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Enhanced Active Park Assist

Enhanced Active Park Assist

It seems that drivers here in the UK aren't the biggest fans of parking, with the everyday manoeuvre not only a recipe for shredded nerves, hazardous driving and in-car arguments but also a "significant contributor to repair bills for low-speed bumps and scrapes."

Any help when it comes to parking would be much appreciated.

This is why Ford are designing a cross-traffic alert system with braking technology that not only offers an alternative wide-angle view of the rear of the vehicle via a rear wide-view camera on the in-car display but also detects people and objects about to appear behind the vehicle, warns the driver and then automatically brakes if the driver does not respond. There is also an enhanced park assist system that enables parallel or perpendicular parking at the push of a button.

“We’ve all become accustomed to the challenges of driving, but it remains one of the most demanding tasks most of us perform day in, day out,” said Torsten Wey, manager, Chassis & Safety Electronics,Ford of Europe. “Technology is already proving its potential to help make driving less stressful – and Ford’s investment in research and development is paying off by accelerating innovation to expand our portfolio of driver-assist technologies that deliver functionality and performance that customers will value.”

Ford Parking Technology

Ford has never been backwards in coming forwards when it comes to parking technology, already offering drivers Perpendicular Parking, Park-Out Assist, Side Parking Aid, and Cross Traffic Alert to enable drivers of Ford cars to take the stress out of parking.

According to Accident Exchange, in 2014, 22.78% of accidents recorded by them were car park-related, contributing (so The Daily Mail says ) to around £716 million in repair bills each year. And no wonder with car width increasing all the time as parking spaces stay the same size.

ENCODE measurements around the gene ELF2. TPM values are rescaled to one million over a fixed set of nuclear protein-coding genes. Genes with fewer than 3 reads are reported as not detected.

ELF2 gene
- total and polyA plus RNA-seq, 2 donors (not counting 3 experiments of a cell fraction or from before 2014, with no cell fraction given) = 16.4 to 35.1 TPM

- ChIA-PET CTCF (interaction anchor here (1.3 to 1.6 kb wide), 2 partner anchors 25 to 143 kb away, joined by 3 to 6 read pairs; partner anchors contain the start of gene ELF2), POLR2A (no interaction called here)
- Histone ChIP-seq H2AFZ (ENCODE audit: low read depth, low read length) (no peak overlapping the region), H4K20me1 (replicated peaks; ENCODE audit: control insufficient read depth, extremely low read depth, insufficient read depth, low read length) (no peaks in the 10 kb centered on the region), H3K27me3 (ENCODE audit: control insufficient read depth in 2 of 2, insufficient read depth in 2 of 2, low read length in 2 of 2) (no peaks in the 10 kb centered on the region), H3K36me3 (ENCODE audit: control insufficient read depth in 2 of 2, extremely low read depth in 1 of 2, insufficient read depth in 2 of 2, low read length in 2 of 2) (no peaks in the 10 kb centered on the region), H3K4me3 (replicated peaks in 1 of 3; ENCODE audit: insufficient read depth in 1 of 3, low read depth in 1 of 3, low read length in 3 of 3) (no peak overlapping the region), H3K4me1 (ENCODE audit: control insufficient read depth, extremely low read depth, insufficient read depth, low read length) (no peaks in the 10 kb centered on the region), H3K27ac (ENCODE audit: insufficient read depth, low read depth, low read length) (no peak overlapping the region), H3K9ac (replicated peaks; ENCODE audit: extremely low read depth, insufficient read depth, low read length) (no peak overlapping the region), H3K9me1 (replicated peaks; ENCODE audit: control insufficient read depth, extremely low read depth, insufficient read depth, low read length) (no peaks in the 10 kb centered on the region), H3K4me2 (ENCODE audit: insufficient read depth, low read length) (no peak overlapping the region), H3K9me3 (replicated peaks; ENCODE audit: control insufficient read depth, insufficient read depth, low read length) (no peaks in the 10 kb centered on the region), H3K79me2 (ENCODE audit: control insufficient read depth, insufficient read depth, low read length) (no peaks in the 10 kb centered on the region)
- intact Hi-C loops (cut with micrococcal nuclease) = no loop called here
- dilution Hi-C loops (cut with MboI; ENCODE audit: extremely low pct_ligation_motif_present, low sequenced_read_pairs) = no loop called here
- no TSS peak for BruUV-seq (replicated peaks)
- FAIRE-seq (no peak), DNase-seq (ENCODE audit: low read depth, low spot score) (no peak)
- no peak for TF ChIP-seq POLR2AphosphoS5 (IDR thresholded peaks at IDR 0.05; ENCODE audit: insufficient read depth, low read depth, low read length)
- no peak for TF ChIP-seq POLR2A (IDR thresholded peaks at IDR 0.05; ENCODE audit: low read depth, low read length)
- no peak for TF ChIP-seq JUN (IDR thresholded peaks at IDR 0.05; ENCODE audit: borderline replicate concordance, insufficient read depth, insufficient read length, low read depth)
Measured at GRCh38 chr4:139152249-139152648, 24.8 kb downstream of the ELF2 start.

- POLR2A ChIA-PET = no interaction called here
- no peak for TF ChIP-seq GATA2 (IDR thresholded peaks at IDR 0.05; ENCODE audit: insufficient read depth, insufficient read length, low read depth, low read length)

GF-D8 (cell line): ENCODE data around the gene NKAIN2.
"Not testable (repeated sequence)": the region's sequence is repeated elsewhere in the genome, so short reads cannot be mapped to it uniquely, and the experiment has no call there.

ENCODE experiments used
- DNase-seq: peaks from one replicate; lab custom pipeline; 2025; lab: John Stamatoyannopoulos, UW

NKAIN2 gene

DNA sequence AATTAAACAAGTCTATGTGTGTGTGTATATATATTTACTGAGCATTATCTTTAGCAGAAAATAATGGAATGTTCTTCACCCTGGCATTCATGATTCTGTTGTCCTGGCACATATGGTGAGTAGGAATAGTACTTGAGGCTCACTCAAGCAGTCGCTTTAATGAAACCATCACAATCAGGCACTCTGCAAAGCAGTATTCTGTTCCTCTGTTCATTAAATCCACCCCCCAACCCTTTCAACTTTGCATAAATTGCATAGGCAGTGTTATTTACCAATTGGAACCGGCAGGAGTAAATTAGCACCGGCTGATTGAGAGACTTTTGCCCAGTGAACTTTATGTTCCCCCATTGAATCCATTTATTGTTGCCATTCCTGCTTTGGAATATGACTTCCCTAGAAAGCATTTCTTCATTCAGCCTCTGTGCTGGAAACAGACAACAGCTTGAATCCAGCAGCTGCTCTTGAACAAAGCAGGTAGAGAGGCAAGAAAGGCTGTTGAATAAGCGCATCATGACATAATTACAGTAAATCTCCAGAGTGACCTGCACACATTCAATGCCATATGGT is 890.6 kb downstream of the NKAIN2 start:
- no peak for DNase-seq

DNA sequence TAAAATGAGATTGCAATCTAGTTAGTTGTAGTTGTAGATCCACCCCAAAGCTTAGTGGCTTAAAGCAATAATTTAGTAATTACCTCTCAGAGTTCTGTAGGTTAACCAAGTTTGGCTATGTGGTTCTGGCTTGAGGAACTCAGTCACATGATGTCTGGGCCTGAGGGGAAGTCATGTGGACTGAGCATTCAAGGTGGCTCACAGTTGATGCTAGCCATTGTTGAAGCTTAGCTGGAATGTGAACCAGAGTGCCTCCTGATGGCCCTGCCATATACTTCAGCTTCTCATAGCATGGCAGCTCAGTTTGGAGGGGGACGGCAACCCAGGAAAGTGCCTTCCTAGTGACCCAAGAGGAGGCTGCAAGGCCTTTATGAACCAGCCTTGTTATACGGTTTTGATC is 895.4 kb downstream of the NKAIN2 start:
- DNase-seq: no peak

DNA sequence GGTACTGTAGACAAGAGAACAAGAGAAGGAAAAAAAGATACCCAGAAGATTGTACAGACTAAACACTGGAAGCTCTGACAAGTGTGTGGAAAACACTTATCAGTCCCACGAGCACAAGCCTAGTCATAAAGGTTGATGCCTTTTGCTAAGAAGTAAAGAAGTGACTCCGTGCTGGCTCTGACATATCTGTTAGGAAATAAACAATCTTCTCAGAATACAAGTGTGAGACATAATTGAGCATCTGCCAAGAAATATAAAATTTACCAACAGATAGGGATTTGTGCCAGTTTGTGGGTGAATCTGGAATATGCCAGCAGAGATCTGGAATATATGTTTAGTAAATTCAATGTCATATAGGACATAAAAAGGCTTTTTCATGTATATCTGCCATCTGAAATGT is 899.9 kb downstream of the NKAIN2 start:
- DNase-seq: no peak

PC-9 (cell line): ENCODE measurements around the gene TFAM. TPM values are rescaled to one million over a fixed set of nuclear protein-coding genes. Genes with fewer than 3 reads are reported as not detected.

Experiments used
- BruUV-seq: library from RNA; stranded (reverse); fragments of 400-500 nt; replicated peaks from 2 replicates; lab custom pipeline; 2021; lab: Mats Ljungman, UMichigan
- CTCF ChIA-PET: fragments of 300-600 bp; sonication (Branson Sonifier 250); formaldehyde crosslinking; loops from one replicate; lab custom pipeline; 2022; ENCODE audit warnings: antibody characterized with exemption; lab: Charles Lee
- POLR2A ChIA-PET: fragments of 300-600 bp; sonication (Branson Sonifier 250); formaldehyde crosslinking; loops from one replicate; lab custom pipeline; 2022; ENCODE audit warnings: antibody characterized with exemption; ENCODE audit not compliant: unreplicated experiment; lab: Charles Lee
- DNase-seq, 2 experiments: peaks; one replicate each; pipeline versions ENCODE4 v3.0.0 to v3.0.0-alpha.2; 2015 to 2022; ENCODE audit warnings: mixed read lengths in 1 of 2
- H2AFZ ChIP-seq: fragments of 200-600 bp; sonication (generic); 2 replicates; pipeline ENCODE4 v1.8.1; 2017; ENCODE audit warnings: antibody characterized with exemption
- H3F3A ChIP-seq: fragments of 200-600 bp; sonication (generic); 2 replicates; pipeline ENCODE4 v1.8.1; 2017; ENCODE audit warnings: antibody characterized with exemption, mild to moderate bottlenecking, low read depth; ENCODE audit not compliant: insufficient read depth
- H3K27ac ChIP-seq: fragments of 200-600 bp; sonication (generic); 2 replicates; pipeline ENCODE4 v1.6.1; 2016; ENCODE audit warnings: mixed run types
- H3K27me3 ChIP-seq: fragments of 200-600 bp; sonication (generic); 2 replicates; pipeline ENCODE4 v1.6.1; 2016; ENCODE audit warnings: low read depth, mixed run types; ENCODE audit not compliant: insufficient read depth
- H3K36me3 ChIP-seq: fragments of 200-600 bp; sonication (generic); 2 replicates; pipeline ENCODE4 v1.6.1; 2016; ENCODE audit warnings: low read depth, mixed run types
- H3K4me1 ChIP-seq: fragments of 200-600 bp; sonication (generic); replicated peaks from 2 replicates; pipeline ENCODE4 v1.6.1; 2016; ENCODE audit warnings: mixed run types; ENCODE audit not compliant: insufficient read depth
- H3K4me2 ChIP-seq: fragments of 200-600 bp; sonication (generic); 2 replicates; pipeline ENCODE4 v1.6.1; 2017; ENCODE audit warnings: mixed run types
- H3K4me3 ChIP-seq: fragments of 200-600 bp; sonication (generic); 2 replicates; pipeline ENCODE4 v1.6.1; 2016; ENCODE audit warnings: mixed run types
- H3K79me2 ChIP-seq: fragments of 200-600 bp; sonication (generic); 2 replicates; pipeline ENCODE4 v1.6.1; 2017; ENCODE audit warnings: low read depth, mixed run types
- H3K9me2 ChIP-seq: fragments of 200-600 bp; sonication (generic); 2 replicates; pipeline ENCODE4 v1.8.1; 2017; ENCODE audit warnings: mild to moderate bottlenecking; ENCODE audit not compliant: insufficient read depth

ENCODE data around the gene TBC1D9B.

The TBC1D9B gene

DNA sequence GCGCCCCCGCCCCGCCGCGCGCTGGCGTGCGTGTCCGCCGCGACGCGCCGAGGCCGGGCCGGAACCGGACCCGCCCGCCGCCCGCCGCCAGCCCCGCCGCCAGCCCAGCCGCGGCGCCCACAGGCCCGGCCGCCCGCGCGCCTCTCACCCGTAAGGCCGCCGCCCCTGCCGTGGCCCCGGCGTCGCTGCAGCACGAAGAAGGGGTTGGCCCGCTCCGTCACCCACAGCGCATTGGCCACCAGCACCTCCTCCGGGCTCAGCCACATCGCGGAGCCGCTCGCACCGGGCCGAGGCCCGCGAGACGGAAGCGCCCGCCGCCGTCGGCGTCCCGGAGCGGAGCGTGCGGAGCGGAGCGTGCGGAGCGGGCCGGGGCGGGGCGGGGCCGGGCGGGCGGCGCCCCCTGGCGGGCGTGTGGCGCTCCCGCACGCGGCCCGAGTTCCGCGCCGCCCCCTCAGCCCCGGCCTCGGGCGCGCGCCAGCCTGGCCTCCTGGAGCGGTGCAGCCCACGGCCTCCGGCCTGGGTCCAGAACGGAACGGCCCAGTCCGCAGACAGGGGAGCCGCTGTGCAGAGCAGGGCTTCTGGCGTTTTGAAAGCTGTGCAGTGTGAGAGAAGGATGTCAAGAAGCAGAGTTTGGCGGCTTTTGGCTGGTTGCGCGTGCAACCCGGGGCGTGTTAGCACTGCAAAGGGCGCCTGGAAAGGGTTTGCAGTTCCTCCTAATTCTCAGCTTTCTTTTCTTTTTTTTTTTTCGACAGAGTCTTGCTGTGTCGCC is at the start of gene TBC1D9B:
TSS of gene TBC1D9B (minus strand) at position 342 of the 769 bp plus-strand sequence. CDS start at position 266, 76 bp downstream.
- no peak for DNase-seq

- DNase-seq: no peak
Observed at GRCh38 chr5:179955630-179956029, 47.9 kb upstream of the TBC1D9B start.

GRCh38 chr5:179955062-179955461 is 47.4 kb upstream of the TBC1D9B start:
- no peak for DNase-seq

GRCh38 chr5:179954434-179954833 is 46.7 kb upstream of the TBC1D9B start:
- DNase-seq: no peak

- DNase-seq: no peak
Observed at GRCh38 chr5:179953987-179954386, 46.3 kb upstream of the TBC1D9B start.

Enhanced Active Park Assist

Enhanced Active Park Assist

Dirk Gunia, supervisor, Driver Assist Electronics, Ford of Europe understands the problem, as 75% of drivers admit to feeling pressured and nervous when parking in front of other drivers in the same Daily Mail article: “Parking is one of the most stressful experiences behind the wheel, and drivers struggling to find suitable parking spaces in urban areas can have a knock-on effect for traffic flow as well as stress-levels. Technologies like our enhanced active park assist will help drivers feel confident about parking in spaces they might otherwise have considered too small.”

And this is where the Ford technology, developed at the Ford European Research and Innovation Centre in Aachen, Germany, comes into its own.

Enhanced active park assist can help a vehicle automatically enter and exit a parallel parking space by controlling steering, gear selection and forward and reverse motion  - all at the push of a button. It also uses sensors to find suitable parking spaces as well as reverse the vehicle into a perpendicular space. 

Cross Traffic Alert with Braking is being designed to detect motorcycles and bicycles by using radar sensors to monitor the area behind the vehicle, automatically applying the brakes if the driver does not react to the initial warning when backing out.